Saturday, January 1, 2011


Late last year, I named my top 10 albums of 2010 (#1 was The Drive-By Truckers' The Big To-Do) but right after that, I decided that there were a lot of albums that didn't make my top 10 that were "tied for #11) starting with Buddy Guy's Living Proof.

Another "tied for #11" is Solomon Burke's swansong, Nothing's Impossible. Sadly, Solomon passed away last year. This wasn't just his final album, it was also the final album by producer Willie Mitchell, who produced most of Al Green's most beloved albums.  I thought Mitchell was a great choice to produce Solomon, and apparently they had wanted to work together for a few years. Mitchell died shortly before the album was actually released, Burke soon after, and it's a great last page in the books of both men.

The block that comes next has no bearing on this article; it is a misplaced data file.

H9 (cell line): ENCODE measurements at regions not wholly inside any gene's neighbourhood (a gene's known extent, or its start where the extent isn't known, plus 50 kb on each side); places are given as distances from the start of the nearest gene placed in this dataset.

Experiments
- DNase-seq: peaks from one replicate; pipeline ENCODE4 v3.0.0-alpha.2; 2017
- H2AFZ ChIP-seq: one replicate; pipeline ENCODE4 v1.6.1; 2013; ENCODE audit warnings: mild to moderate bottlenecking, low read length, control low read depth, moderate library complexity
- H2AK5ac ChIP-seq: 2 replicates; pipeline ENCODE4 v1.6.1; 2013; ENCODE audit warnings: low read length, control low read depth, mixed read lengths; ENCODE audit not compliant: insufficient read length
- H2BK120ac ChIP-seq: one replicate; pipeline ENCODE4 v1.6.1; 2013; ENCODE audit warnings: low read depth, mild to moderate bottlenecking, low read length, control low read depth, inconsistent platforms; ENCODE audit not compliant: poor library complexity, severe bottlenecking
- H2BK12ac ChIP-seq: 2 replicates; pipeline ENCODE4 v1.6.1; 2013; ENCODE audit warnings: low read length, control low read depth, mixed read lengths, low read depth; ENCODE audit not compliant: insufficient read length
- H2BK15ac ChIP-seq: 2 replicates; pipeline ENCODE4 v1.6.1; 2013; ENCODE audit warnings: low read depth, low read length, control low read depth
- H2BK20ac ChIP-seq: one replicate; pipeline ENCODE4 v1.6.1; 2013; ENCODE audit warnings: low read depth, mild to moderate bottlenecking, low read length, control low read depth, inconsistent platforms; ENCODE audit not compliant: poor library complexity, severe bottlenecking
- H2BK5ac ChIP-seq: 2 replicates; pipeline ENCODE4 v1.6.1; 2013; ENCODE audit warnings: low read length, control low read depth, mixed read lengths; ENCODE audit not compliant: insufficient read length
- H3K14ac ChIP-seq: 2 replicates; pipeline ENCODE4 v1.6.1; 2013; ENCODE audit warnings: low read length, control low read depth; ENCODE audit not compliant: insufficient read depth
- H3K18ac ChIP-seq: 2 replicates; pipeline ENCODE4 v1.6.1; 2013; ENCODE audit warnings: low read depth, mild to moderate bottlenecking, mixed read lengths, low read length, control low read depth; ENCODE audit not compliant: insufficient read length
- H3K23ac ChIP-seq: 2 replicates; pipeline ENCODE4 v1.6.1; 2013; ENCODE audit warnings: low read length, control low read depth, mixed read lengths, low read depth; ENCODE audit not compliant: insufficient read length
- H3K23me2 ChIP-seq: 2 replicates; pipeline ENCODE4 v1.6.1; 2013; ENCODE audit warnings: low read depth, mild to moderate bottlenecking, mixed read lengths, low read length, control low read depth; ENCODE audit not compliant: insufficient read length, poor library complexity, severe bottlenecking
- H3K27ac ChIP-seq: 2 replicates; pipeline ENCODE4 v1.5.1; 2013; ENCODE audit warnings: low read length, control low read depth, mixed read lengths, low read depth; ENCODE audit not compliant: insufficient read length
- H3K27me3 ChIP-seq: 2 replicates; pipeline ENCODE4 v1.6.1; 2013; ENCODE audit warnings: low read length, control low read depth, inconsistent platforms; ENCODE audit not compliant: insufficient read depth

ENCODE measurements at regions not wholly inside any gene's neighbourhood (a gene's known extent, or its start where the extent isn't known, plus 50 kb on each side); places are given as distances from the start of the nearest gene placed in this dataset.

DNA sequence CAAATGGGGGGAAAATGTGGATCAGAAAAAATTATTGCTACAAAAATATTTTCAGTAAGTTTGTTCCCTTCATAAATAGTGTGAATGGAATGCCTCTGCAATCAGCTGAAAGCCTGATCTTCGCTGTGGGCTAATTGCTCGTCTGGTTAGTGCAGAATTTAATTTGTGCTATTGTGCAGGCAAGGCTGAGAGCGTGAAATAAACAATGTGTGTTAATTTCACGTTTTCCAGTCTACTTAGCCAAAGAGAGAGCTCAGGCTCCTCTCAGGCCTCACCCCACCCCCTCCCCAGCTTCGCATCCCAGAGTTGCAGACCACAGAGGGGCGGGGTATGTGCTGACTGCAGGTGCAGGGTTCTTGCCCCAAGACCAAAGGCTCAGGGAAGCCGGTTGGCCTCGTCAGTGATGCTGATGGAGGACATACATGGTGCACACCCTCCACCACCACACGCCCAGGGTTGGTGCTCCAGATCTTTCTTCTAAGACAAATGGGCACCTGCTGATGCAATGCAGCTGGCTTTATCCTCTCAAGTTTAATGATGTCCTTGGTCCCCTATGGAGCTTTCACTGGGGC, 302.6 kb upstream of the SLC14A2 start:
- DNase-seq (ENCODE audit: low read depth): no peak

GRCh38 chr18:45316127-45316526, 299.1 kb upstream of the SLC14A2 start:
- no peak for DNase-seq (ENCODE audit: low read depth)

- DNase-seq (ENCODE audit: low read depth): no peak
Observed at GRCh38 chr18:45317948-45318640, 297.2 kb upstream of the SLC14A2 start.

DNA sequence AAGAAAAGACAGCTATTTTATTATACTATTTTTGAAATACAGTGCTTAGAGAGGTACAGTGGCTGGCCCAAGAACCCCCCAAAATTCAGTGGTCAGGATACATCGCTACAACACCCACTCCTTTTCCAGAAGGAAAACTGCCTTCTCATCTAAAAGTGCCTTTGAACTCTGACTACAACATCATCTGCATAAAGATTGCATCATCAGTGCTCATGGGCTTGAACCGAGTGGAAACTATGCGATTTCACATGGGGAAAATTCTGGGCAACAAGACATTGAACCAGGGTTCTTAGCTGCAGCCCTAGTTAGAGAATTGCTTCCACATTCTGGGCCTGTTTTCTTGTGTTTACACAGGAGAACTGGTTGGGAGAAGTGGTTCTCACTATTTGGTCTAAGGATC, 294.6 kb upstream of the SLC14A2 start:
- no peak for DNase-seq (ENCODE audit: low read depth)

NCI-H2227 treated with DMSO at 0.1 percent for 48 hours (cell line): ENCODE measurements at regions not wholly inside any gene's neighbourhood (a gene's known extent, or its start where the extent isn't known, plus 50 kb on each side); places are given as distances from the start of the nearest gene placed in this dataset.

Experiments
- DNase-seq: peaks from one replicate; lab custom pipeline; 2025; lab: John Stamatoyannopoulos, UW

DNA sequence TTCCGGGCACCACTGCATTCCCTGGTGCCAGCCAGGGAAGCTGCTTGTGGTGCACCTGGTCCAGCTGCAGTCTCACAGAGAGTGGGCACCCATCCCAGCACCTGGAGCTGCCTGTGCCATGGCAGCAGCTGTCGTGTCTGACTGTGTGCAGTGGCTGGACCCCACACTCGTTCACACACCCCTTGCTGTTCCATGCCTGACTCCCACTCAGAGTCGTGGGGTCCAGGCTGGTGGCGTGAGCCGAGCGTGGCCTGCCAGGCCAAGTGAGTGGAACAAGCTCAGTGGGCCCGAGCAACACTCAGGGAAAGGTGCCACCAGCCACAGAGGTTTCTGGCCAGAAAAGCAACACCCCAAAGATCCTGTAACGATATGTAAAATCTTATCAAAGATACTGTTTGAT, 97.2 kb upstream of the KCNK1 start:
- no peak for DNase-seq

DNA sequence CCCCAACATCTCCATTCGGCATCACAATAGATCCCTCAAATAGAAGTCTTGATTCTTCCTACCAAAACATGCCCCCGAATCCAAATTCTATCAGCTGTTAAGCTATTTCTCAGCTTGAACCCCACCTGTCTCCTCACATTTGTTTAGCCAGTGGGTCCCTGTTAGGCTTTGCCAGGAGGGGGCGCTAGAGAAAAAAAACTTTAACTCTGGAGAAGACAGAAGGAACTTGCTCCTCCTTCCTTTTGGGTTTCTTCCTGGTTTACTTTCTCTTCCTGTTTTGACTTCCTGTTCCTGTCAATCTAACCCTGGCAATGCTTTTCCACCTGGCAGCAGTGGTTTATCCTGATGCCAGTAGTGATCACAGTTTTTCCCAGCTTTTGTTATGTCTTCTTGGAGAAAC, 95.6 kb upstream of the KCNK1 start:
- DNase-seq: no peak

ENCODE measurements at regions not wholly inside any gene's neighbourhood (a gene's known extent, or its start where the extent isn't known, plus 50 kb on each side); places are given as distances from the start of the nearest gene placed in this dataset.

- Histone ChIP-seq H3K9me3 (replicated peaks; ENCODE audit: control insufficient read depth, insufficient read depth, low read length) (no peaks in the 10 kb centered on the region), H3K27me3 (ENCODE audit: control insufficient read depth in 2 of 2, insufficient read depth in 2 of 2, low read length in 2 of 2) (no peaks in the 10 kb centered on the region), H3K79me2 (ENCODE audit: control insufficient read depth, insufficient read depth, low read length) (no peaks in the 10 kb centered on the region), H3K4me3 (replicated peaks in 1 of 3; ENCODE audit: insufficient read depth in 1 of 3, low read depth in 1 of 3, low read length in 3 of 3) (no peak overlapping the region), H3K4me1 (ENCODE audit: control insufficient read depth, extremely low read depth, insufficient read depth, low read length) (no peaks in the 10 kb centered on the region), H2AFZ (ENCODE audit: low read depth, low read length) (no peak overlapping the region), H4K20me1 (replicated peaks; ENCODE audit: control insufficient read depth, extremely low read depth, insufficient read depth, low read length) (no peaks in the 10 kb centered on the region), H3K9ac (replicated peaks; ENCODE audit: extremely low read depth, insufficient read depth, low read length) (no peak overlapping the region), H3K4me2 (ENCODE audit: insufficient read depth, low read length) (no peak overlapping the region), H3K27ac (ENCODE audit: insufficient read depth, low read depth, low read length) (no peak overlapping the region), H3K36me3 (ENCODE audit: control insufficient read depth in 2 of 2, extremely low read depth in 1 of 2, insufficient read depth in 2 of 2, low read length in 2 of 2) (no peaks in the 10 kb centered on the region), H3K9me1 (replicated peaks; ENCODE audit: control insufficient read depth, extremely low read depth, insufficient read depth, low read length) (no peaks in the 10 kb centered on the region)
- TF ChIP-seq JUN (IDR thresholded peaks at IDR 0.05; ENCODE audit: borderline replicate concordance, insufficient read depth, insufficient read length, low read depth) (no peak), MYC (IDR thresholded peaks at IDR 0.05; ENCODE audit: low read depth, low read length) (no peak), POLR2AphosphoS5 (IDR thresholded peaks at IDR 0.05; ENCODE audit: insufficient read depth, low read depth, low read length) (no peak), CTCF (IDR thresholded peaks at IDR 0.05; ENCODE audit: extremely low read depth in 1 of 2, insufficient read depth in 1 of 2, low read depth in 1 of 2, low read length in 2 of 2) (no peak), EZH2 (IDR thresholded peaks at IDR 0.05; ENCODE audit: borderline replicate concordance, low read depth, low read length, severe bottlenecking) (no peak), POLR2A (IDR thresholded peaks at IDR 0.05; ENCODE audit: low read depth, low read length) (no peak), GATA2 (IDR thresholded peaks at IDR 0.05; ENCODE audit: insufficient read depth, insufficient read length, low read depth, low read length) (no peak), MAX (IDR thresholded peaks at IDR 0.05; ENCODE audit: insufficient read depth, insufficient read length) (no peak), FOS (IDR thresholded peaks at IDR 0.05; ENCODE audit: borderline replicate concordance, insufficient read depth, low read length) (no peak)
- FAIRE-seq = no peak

I'm a big fan of Solomon Burke, and not just his '60s era stuff: he was one of my favorite artists of the '00s. I loved his four albums from that decade: Don't Give Up On Me (produced by Joe Henry),  Make Due With What You Got (produced by Don Was), Nashville (produced by Buddy Miller) and Like A Fire (produced by Steve Jordan). Nothing's Impossible holds up well to those great albums, ending an incredible career on a long, high note.

Nothing's Impossible isn't gimmicky or forced, doesn't feature guest stars or big collaborations. It's just amazing soul music, the result of a summit of two giants. The one attention-grabbing cover is Anne Murray's "You Needed Me." I never liked the song, but Burke puts it in a new light, although it's a bit corny, he sells it. But the part of the album that stops me in my tracks every time is the last song, chillingly titled "I'm Leavin'."  It's not predicting his passing - it's about a breakup - but still, he sings so movingly, it's a lovely wave goodbye to the fans he's left behind.

Here's a lovely op-ed about Solomon from someone who worked with him on some of his last albums, Shawn Amos.

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